Pocket-sized, glow-in-the-dark shark species discovered by scientists
A pocket-sized pocket shark found in the Gulf of Mexico has turned out to be a new species. And the mysterious pouches that it’s named for, up near its front fins? Scientists say they squirt little glowing clouds into the ocean. Researchers from around the Gulf and in New York have named the species the American pocket shark, or Mollisquama (mah-lihs-KWAH-muh) mississippiensis (MISS-ih-sip-ee-EHN-sis).
It’s only the third out of more than 500 known shark species that may squirt luminous liquid, said R. Dean Grubbs, a Florida State University scientist who was not involved in the research. He said the other two are the previously known pocket shark and the taillight shark, which has a similar gland near its tail.
“You have this tiny little bulbous luminescent shark cruising around in the world’s oceans and we know nothing about them,” said Grubbs, the immediate past president of the American Elasmobranch Society — scientists who study sharks, skates and rays. “It shows us how little we actually know.”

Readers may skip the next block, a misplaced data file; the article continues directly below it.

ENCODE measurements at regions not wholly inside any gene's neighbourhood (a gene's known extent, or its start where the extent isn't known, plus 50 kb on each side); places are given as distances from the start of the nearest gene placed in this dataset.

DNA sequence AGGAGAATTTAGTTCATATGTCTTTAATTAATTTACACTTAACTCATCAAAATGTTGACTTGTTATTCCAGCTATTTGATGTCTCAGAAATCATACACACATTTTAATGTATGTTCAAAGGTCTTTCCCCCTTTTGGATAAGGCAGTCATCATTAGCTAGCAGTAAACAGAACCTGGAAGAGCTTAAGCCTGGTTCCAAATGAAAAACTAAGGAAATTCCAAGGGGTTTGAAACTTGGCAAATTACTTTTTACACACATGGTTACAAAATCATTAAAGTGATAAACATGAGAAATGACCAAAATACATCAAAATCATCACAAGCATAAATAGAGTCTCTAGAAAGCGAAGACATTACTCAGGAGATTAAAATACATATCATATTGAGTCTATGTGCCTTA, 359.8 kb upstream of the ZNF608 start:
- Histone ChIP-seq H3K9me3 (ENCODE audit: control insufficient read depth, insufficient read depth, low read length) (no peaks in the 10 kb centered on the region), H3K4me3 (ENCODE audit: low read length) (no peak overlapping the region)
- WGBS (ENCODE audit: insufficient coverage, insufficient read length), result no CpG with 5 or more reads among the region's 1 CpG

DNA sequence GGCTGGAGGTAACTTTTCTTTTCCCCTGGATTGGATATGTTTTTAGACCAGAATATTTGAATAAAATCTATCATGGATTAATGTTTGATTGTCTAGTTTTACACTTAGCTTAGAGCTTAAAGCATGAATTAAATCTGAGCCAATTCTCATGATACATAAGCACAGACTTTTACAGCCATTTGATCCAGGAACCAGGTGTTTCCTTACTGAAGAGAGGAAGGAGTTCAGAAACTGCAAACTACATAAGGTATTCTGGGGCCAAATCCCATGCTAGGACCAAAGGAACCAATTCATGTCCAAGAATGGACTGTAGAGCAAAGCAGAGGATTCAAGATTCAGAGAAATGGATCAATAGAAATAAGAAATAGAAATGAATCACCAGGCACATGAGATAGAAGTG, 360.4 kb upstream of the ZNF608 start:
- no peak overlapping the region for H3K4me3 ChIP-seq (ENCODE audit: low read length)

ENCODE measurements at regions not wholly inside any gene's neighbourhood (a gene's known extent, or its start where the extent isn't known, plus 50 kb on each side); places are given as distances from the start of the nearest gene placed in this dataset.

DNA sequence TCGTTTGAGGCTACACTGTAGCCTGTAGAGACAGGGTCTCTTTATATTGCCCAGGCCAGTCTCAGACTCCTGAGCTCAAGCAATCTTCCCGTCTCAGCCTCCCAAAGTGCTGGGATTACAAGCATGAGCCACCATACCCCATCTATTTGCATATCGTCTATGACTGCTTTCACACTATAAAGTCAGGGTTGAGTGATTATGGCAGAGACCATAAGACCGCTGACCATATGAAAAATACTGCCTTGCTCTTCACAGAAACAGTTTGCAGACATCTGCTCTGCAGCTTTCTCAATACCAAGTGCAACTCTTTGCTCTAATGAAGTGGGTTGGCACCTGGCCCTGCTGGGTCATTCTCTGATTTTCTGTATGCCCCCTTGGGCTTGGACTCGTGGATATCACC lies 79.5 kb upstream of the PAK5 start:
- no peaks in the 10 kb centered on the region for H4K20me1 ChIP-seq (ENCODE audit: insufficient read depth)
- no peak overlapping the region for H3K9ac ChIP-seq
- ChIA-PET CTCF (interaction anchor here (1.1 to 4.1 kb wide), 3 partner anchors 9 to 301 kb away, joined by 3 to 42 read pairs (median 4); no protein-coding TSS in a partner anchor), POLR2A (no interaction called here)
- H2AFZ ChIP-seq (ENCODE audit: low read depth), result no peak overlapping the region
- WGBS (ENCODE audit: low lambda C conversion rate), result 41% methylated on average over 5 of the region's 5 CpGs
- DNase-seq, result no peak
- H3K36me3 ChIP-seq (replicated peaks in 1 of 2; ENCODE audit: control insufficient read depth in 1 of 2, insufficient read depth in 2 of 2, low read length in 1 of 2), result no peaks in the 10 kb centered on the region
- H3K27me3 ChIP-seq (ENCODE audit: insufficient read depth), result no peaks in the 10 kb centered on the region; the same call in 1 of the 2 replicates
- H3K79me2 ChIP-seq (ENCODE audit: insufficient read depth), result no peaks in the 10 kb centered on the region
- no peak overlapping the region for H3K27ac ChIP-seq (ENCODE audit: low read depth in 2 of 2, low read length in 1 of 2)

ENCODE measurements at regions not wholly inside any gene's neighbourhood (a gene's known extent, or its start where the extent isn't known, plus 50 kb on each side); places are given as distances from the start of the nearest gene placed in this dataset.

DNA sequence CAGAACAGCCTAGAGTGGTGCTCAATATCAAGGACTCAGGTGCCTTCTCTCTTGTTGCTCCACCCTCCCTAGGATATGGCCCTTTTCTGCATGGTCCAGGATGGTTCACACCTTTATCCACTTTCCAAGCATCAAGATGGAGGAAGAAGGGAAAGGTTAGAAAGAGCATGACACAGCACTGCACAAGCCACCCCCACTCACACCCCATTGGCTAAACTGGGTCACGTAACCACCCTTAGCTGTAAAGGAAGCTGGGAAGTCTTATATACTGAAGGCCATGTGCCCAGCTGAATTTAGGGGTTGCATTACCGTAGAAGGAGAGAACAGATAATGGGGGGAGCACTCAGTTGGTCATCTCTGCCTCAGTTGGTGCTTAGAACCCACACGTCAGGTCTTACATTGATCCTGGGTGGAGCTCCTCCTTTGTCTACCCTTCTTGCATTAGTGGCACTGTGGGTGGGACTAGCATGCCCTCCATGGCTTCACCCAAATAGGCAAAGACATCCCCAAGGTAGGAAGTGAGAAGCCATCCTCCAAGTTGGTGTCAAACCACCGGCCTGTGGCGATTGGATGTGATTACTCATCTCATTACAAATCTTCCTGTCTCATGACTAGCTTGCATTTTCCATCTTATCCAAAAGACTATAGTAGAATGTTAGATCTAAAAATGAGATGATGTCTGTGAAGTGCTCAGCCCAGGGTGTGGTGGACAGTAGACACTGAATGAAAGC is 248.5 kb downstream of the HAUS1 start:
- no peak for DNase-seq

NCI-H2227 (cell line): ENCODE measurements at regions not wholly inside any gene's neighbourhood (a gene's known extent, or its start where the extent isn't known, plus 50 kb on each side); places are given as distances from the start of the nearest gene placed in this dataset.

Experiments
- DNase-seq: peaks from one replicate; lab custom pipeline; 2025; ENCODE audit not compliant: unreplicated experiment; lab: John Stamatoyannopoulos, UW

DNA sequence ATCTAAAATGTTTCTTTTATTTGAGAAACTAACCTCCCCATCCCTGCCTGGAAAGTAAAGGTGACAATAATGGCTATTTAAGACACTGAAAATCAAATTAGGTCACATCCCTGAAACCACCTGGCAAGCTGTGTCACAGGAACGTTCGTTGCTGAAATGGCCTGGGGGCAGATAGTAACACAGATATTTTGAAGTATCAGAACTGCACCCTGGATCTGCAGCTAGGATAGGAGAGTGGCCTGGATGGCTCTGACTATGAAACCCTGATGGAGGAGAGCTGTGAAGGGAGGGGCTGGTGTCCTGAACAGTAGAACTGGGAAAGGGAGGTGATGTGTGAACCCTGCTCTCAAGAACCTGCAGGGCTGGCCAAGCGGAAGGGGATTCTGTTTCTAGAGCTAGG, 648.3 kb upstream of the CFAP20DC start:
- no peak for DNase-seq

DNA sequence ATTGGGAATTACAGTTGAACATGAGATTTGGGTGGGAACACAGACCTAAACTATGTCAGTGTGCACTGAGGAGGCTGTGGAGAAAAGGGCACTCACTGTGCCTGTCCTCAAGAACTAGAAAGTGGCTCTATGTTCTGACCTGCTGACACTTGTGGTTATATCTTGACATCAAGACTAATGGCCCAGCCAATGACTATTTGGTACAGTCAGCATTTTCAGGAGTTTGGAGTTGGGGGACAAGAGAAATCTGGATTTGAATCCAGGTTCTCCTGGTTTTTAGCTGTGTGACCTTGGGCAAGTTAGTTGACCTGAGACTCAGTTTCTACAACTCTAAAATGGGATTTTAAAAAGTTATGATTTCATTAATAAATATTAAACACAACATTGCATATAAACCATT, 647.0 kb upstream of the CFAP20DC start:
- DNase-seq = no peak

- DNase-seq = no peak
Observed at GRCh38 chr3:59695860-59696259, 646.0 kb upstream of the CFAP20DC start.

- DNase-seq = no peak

Like the only other pocket shark known to science — a 16-inch (400-millimeter) adult female found in the Pacific Ocean off Peru — this 5.6-inch (142-millimeter) newborn male fished out of the Gulf has a pouch next to each front fin. But with this one, scientists figured out what they’re for.
The muscular glands are lined with pigment-covered fluorescent projections, indicating they squirt luminous liquid, National Oceanic and Atmospheric Administration ichthyologist Mark Grace and his collaborators wrote in the journal “Zootaxa.” The shark also has clusters of light-emitting cells dotted on its belly. The luminescence might conceal the shark from prey or from predators, he added.